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Section 36-Powder House Loop Hike

From Oregon Hikers Field Guide

Starry solomon-plume (Smilacina stellata), Section 36 Loop (bobcat)
Maple woods, Section 36 Loop (bobcat)
Oregon flag (Iris tenax), Section 36 Loop (bobcat)
View to the Soap Creek valley, Powder House Trail (bobcat)
George W. Brown Sports Arena near Cronemiller Lake (bobcat)
The loop traced in red (from the McDonald State Forest brochure map) (bobcat)
  • Start point: Forestry Club Cabin TrailheadRoad.JPG
  • End Point: Cap House
  • Hike Type: Loop
  • Distance: 4.8 miles
  • Elevation gain: 880 feet
  • High Point: 1,285 feet
  • Difficulty: Moderate
  • Seasons: All year
  • Family Friendly: Yes
  • Backpackable: No
  • Crowded: No
Poison-Oak

Contents

Description

Oregon State University's McDonald State Forest is to the City of Corvallis as Forest Park is to Portland. Both the southern section of the forest and the northern section (Peavy Arboretum area) contain many short trails and forest roads which can be cobbled together to form worthwhile outings. This is a research forest, so you will see plantings and study areas in addition to some pockets of majestic old-growth Douglas-firs. The rain shadow (relatively speaking - this is the east side of the Coast Range) ecosystem here is conducive to a mixed woodland where grand fir and Pacific madrone are significant components. The loop described here is also a great spring hike as forest wildflowers bloom in sunny clearings and can be combined with the Peavy Arboretum Loop Hike for a decent excursion. The Peavy Arboretum area trails are hiker-only trails.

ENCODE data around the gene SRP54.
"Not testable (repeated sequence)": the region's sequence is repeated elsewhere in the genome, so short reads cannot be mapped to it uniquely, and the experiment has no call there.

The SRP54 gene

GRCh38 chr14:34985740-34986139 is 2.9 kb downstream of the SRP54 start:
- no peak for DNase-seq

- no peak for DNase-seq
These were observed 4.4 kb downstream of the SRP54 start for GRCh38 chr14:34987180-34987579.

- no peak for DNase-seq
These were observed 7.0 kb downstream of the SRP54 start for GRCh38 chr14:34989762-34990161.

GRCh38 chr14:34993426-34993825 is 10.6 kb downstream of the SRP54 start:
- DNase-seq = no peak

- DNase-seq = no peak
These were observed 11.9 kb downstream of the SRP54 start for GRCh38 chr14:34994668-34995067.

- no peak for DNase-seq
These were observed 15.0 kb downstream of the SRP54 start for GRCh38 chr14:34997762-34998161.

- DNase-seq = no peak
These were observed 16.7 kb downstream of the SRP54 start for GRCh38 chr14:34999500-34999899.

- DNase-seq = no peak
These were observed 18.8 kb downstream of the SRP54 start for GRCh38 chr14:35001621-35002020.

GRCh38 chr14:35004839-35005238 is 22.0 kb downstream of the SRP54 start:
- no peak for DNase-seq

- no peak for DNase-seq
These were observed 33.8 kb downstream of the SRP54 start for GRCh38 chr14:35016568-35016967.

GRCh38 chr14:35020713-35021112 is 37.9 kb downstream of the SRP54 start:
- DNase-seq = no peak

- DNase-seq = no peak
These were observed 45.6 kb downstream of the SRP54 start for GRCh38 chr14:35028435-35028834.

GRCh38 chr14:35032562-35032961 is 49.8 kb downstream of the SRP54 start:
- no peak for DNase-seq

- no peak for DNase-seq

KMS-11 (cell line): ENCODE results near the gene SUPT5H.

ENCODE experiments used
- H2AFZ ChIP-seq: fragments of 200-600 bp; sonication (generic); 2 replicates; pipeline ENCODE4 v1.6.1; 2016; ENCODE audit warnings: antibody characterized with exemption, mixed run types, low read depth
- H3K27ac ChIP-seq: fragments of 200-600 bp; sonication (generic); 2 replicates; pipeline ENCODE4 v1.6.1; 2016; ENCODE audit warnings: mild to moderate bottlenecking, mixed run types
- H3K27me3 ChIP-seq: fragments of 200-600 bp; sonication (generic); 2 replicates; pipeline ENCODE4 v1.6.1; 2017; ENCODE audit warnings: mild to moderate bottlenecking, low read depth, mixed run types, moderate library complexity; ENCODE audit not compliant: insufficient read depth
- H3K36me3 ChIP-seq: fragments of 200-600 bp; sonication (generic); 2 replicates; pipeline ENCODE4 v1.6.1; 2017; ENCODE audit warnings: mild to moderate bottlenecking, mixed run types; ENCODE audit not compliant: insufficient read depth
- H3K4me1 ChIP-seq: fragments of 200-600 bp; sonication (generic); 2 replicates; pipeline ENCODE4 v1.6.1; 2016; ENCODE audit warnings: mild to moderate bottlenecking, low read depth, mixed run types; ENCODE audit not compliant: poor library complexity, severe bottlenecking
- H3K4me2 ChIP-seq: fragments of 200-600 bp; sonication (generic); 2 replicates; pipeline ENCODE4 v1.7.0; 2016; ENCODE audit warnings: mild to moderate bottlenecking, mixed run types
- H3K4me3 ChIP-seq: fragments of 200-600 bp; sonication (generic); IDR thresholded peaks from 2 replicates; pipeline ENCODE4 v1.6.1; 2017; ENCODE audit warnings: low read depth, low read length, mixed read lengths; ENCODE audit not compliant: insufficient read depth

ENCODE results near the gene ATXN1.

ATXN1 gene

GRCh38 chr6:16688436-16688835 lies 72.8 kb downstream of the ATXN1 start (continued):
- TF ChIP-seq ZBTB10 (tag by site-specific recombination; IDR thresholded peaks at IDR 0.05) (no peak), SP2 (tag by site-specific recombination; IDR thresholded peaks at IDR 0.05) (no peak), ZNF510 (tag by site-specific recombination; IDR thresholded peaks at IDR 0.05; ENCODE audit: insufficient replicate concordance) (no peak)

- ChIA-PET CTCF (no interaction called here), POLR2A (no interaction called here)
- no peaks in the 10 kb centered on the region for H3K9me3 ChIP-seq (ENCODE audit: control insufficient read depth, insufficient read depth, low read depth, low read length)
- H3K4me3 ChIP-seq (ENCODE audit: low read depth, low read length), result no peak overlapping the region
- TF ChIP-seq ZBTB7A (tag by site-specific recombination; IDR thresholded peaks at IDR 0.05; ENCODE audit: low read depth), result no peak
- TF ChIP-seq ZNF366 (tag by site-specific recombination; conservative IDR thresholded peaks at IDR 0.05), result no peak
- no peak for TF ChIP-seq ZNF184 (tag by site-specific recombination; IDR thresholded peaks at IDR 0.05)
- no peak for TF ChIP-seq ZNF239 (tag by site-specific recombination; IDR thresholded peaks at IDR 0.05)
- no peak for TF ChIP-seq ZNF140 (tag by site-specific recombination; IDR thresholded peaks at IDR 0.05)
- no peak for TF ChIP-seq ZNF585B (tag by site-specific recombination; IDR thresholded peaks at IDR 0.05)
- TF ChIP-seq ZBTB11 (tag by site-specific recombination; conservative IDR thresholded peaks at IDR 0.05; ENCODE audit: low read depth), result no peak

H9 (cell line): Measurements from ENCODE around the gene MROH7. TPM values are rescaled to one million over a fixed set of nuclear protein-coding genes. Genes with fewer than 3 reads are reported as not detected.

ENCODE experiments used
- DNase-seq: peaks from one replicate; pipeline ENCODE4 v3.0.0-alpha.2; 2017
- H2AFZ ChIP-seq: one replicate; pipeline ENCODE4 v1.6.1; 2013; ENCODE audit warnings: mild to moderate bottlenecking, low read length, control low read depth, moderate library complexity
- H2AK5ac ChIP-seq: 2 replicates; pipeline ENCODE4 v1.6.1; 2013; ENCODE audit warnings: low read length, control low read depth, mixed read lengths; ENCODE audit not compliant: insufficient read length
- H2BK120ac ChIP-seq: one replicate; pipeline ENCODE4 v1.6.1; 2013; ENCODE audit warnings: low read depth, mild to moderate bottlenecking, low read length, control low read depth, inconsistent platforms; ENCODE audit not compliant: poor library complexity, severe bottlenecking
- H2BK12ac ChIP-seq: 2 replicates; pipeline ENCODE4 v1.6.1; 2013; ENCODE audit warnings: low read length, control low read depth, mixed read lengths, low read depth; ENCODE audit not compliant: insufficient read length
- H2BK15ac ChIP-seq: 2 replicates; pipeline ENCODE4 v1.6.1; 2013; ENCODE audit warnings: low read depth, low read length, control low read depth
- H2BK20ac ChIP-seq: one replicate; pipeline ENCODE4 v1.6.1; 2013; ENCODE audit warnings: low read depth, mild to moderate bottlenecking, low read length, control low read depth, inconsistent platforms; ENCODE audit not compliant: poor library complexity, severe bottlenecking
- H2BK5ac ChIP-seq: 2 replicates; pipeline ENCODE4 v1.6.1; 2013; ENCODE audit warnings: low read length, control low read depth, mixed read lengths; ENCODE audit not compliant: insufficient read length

Walk past an orange gate and up gravel Road 500. Pass Road 510 going up to the left and keep rising in Douglas-fir/big-leaf maple woods. The road crosses a small stream and reaches the Forestry Club Cabin. This is the actual trailhead for the loop. Turn in on the trail, cross a footbridge over the stream and come to a junction. Here, go left and then pass the junction for a short tie trail which leads down to the Forest Discovery Trail. Be careful about the vegetation you choose to be intimate with - poison oak abounds throughout this hike. The path here is graveled, as it is intermittently throughout. In spring irises (Oregon flag) bloom in sunny spots. Drop and then rise, and then drop again in maple, Douglas-fir, sword fern and hazel forest. Come to a junction with a trail heading down to the left for the 514 Road. Rise again to the junction with the CFIRP (College of Forestry Integrated Research Project) Trail, which heads down to the left (and joins the Forest Discovery Trail). Hike past a series of 1928 ponderosa plantings, the first being pines from the Lassen National Forest. The seedlings here came from 10 different locations in the western United States, the purpose of the study being to see which grew best in this environment. After the study area, note some large spreading old growth Douglas-firs, which flourished here when these slopes were the maintained meadow burns of the local Kalapuyans. The first of these gnarly giants has an impressive right arm. At a trail junction, keep left and pass more big Douglas-firs. The trail switchbacks twice in dense Douglas-fir forest and keeps heading up in open, older woods. Wind to the top of a hill on a gravel trail, and then drop to the Section 36-Powder House Trail South Junction.